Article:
This summer a family from England lived on our street and, because our children were the same age, we got to know them. When they returned home in August, they left a gift on my front step: a book called “Tales From a Midwife: True Stories of the East End in the 1950s” by Jennifer Worth.
I am humbled lately by the many discoveries in the birth world I am making just now that others probably made years ago. “Tales From a Midwife” is not just one book, but three, pulled together originally as “The Midwife’s Trilogy.” The first book of the three was published in 2002, yet I’d never heard of it until now. As a die-hard birth junkie who loves any TV, movie, book, or play about birth, I usually scour the new and used bookstores for anything on the topic. I assume this book never showed up because it is English. You know, British.
And the book is extraordinarily British. There is even a full chapter (which I mostly skipped) about the Cockney accent. But I still felt as though I were holding a precious piece of MY history in my lap as I read this book. This book helps me imagine the early to middle years of the twentieth century, that time when hospital birth started to overtake and then eventually did overtake homebirth. Until the end of WWII, there were still more babies being born at home than in hospitals. Yet, somehow, I could imagine midwives during the Revolutionary War (thanks to Martha Ballard’s diary) and I could imagine midwives around the turn of the twentieth century (thanks to Amy McKay’s “The Birth House”), I somehow lost a vision of midwives between about 1920-1970. I thought of them as “underground.”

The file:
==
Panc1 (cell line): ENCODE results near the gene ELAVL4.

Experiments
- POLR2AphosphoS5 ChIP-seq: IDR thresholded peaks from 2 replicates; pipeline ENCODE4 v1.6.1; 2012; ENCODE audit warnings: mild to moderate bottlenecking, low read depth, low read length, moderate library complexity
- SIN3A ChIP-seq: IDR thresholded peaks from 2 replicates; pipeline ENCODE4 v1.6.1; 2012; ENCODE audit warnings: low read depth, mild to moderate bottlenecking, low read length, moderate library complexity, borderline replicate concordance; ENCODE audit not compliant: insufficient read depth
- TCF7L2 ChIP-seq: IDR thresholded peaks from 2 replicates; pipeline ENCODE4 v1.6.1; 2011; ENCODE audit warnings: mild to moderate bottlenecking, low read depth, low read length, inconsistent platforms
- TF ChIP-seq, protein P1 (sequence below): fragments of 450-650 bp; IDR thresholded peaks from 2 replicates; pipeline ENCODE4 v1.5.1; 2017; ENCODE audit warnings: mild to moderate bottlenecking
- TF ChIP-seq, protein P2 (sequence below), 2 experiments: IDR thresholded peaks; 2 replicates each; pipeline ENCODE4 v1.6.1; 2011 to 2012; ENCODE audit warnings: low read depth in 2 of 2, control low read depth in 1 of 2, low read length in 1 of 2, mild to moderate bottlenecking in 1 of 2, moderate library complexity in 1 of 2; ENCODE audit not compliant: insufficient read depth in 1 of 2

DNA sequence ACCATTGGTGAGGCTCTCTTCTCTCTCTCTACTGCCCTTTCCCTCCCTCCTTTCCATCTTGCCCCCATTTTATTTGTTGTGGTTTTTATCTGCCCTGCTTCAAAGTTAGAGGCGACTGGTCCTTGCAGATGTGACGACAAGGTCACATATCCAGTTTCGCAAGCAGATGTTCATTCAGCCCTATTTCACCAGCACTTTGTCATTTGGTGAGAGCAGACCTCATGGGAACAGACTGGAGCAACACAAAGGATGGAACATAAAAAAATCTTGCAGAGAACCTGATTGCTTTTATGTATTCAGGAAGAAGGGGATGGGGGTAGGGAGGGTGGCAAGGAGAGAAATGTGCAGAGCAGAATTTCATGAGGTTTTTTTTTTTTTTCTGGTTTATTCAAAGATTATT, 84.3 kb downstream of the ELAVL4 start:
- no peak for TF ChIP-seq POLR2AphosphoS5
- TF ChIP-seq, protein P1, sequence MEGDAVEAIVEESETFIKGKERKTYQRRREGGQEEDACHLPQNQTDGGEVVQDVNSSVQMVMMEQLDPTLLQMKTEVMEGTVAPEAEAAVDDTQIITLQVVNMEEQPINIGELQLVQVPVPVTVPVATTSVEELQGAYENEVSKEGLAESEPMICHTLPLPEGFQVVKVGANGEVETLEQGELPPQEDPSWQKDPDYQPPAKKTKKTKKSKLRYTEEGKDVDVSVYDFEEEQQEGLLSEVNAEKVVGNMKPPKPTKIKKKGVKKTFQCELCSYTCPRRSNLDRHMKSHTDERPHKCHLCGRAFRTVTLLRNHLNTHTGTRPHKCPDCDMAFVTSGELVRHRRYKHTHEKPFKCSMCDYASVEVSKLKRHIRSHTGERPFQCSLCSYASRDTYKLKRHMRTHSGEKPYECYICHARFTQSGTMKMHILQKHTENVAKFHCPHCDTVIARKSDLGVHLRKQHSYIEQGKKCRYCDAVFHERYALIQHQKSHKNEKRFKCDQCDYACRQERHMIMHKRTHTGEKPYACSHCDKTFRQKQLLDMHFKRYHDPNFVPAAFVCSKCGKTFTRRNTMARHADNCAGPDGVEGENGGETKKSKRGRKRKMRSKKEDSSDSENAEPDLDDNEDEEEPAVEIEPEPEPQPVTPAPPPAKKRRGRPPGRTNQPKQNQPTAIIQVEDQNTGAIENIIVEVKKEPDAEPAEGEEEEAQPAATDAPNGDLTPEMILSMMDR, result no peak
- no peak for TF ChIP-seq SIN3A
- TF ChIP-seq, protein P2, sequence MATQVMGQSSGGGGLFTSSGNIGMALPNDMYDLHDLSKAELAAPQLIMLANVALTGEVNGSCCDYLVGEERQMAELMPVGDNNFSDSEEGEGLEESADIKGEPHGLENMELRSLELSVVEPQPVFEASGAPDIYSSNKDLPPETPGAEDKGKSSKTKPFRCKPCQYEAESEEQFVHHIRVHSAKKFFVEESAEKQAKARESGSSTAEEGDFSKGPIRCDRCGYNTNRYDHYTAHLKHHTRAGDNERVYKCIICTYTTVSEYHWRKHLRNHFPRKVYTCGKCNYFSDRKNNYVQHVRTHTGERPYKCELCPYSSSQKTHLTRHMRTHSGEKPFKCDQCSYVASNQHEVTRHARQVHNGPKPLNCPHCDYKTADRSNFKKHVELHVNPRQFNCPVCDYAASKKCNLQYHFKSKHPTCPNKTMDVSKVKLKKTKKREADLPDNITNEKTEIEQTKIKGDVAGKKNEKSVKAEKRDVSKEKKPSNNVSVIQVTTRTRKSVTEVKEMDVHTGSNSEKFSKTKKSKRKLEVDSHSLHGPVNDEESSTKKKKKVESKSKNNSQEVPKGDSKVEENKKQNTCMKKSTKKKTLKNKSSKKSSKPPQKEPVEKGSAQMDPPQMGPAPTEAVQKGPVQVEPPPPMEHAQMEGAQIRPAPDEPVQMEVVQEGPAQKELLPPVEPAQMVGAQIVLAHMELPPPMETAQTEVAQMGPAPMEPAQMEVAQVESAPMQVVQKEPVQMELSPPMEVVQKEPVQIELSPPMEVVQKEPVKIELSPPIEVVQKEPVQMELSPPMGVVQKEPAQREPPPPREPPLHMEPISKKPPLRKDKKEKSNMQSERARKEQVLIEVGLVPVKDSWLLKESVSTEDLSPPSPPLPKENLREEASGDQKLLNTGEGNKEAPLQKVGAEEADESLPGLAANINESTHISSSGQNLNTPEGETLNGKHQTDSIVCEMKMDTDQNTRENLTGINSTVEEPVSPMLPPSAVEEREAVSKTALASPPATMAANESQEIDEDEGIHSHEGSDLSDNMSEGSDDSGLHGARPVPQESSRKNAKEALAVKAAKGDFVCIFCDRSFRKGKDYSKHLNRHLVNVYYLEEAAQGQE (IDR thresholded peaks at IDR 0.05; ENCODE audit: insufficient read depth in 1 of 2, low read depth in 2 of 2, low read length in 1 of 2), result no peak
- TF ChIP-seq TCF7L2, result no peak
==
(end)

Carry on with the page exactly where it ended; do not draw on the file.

But “Tales From a Midwife” helps me imagine a time when homebirth and hospital birth (in England, anyway) were living side-by-side. A young girl could go to special training to become a nurse and midwife. Hers was a respected profession, especially where Jennifer Worth was working, among the poorest of the poor.
I love the birth stories here! On the one hand, I feel nostalgic for the ease with which these midwives worked. The doctors seem to respect their work and seem happy that someone is serving these poor women. On the other hand, the 1930s-1950s were a time when everyone, including the homebirth midwives, were giving enemas and shaving women and making them get into specific positions to push properly. Jennifer Worth comes out clearly on the side of breastfeeding, but reminds us that in the 1950s, bottle-feeding was the height of scientific fashion. She just knows that her poor clients probably cannot afford to buy formula and eventually concludes that this is for the best.
Like “The Birth House,” “Tales From a Midwife” is full of wonderful characters. The midwives, some of whom are single, young women and others of whom are nuns, are quirky individuals (hmmm, like most of the midwives I know today!) who are fun to read about.
In short, I am so happy that we had English neighbors for two months and even more happy that they left this remarkable book on my stoop for me to enjoy for many years of re-reading ahead!